The Hunger Games opened to much fanfare and even before it hit the big screen was breaking records all over the place. But – is this dark tale worth the hype? This movie broke all kinds of records for its debut weekend. Pulling in an estimated $155 million dollars from Friday to Sunday, The Hunger Games becomes the most successful debut ever for a non-sequel. It also set a first-day record for a non-sequel with more than $68 million dollars in ticket sales for a Friday while it pulled in close to $20 million from midnight screenings! This of course sets the stage for sequels and more as I’m sure this is not the last time we will hear from The Hunger Games franchise. Actually, from those who’ve read the books, they say this first installment in The Hunger Games franchise sets things up quite nicely for future movies.

    Survivor On Steroids

    The movie’s plot line revolves around a 16 year old named Katniss Everdeen who volunteers in her younger sister’s place to enter the games. She is then forced to rely on her instincts for survival and the mentor ship of a drunken former victor of the games.

    The best way to describe The Hunger Games is to consider it a season of Survivor on steroids.

    We have 24 teens from 12 different districts competing to survive these grueling games in the wilderness. Not only must they survive in the wilderness as the other contestants try to kill them, the games are also televised in a sick reality TV show kind of way where people cheer on their favorite competitor. Sponsors are obtained so care-packages can be sent in. Of course in what is supposed to be real and un-touched adventure, the games are manipulated by the organizers. Computer generated storms, genetically altered killer bees and even wild animals are tossed into the mix in all an effort to determine the outcome and the victor in the games.

    While the ending is somewhat predictable, the build-up is full of suspense, action and at times some rather dry humor tossed in just for good measure. Of course the humor sprinkled throughout the movie helps to give some breathing points from time to time in this close to two and a half hour flick. If you’re a regular reader of the reviews here you know my dislike for movies clocking in more than 2 hours. So – to say the least – I was somewhat skeptical about walking into this movie. I knew The Hunger Games was based on a book and I knew it was supposed to be some kind of big best-seller too. But I also knew most book-turned-movies are long and nothing more than bloated attempts trying to cram the written word into a movie extravaganza.

    I am happy to report The Hunger Games does not drag on like many two plus hour movies. As a matter of fact, the overall flow keeps the plot line moving forward and the time goes by rather quickly. I looked at my watch just once and that was not because I was bored. I looked to see where we were in the time frame of the movie because for the most part, this movie kept my attention.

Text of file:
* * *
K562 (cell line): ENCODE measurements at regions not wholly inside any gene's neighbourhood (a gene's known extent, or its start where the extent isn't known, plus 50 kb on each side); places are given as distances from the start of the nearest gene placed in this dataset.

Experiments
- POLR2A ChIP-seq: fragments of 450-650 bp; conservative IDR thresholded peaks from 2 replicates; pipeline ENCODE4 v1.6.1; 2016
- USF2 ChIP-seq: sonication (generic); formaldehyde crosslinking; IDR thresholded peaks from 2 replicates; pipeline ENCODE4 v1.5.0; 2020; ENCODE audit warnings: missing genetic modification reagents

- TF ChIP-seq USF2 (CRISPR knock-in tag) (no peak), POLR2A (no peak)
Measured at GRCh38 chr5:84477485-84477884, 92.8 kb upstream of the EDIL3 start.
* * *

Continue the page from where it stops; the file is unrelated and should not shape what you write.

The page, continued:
A Good Mix of Young and Old Performers

    When it comes to acting talent The Hunger Games has quite the list of both established stars and up-and-coming stars and they all do a wonderful job. The established stars like Donald Sutherland, Stanley Tucci and Woody Harrelson help bring balance to a somewhat hectic movie. As for the younger crowd involved in the movie – Jennifer Lawrence who’s best known for her portrayal of Raven-Mystique in X-Men: First Class puts in a great performance as the lead character Katniss Everdeen wh0 fights for her life in the games.

    However, the surprise performance in this movie comes from Josh Hutcherson. After pretty much panning the young star for his lack-luster performance in Journey 2: The Mysterious Island, there might be hope for this 20 year old after all. It could be this young man may have suffered from type-casting-blues after his stint in movies like The Mysterious Island, Journey to the Center of the Earth, Firehouse Dog and Zathura just to mention a few. The immature boy-next-door-look has been dropped as Hutcherson tackles the role of Peeta Mellark in The Hunger Games. Here’s hoping we see more similar performances from this young – and what could be talented actor – in the future.

    When it comes to rating – parents keep in mind – The Hunger Games is based on a self-described young-adult novel. That means this is by no means family-friendly for a PG-13 audience. Teens are not young-adults, therefore it should be evident that this movie is not for young and middle teens. As a result we have to call this moving cautionary family-friendly. It’s really best to stick with the target audience of young-adult which means – at best – the 16 and above crowd.

    Cautiously enjoy the show!

    Dr. Rus